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Fast Mind, Slow Food

Rebecca Boone, Wooster professor of history, woman of many talents

Boone
Rebecca Boone and LU art professor Xenia Fedorchenko poses with students during a study abroad program in Italy.

To say Rebecca Boone is a polymath is a bit of an understatement. Lamar University’s Dr. Ralph and Edna Wooster Endowed Professor of history is the author of three books, a certified fitness instructor and mother, as well as the founder of Slow Food Beaumont, a non-profit organization which focuses on local cuisine and building up civic engagement through food.

“I thought we had a great culinary heritage in Beaumont,” she said. “We have traditions from Louisiana and Mexico. We have the bounty of the sea and Texas barbeque. I thought this would be something that could boost morale and improve our quality of life in Beaumont. It is something we can be proud of.”

Boone founded Slow Food Beaumont in 2013.

“It required me to write 23 pages of essays about the geography and culinary history of the town,” she said. “It is the chapter of a non-profit organization that has 300 chapters all over the world including places like New York, Austin, Tokyo and London. It was a big honor to get approval.”

Slow Food Beaumont also started a discount farmers market.

“It provides produce in food deserts, which are areas that do not have grocery stores,” Boone said. “We take surplus from the farmers market and we sell it very cheaply. We want to help the farmers out while also getting fresh fruits and vegetables to those who do not have access to them.”

Slow Food Beaumont celebrates people coming together to enjoy meals, but since the COVID-19 pandemic started, the organization has had to find other ways to encourage civic engagement.

“We did support a culinary art student at Lamar with a small scholarship,” Boone said. “That is something we do every year. We are also trying to figure out how we can help local restaurants who are suffering because of COVID-19.”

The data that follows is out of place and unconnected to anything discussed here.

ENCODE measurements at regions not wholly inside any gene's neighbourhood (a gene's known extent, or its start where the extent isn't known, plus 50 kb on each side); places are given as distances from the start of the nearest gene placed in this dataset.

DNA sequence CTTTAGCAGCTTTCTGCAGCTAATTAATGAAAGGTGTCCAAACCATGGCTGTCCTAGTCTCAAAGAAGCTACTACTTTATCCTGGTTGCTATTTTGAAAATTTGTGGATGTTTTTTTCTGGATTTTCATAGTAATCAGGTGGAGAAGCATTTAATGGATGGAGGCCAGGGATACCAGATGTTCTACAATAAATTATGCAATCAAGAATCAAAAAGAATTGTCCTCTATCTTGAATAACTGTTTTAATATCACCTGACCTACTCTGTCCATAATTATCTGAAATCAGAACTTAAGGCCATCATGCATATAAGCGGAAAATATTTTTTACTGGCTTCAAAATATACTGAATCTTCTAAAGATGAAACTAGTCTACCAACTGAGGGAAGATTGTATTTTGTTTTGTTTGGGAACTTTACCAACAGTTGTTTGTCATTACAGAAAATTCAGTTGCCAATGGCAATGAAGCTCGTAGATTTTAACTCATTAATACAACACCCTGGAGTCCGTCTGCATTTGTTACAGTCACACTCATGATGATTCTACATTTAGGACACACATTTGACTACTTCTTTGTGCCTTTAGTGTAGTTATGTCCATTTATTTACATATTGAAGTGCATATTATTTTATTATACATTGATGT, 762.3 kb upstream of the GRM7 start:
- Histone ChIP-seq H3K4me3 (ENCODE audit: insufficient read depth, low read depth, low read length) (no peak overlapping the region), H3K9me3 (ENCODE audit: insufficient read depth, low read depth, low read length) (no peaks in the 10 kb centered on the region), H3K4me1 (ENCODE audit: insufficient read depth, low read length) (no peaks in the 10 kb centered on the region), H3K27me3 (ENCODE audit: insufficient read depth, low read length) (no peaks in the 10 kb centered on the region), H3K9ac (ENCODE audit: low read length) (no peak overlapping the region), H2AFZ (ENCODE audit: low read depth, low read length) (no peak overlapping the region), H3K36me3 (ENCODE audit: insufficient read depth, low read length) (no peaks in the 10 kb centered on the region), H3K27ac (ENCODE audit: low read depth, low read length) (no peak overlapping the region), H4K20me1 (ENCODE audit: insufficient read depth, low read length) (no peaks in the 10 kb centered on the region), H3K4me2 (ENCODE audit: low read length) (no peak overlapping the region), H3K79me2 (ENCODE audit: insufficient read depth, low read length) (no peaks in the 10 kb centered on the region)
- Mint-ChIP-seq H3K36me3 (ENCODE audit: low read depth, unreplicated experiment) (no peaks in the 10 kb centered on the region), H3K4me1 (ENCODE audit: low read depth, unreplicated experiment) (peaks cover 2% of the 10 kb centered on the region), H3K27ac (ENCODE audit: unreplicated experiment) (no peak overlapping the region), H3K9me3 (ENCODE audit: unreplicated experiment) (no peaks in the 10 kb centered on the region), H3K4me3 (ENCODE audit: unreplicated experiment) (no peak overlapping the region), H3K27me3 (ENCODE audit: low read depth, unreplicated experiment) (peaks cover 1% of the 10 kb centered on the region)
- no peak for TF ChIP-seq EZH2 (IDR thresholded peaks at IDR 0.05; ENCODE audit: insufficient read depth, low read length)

The most rewarding part of starting Slow Food Beaumont is building pride in her city, Boone said.

“I do not know how much we have contributed,” she said. “However, I can say after I started Slow Food Beaumont, we have much better restaurants. We have local culinary talent that is starting to put Beaumont on the map. It is becoming a food destination.”

Boone’s academic specialty is Renaissance history and that led to the food movement.

“Slow Food started in Northern Italy,” she said. “I did research in Turin for my dissertation.”

Boone has also taken study abroad trips to Germany and Greece.

“I took my kids and about 16 students to Germany,” she said. “Greece involved an eight-day cruise and, we studied sacred architecture. Also, in one summer, there were four study abroad trips to Florence, Italy, where I taught renaissance and reformation.”

On these trips, students learn about human nature and condition not from the study of the topic but from being with each other for so long, Boone said.

“They are with 15 other students and thrown into this world that is different,” she said. “They are all in the same boat of feeling culture shock and trying to get by. It builds character.”

The study abroad trips and other travels provided inspiration for some of her books, Boone said.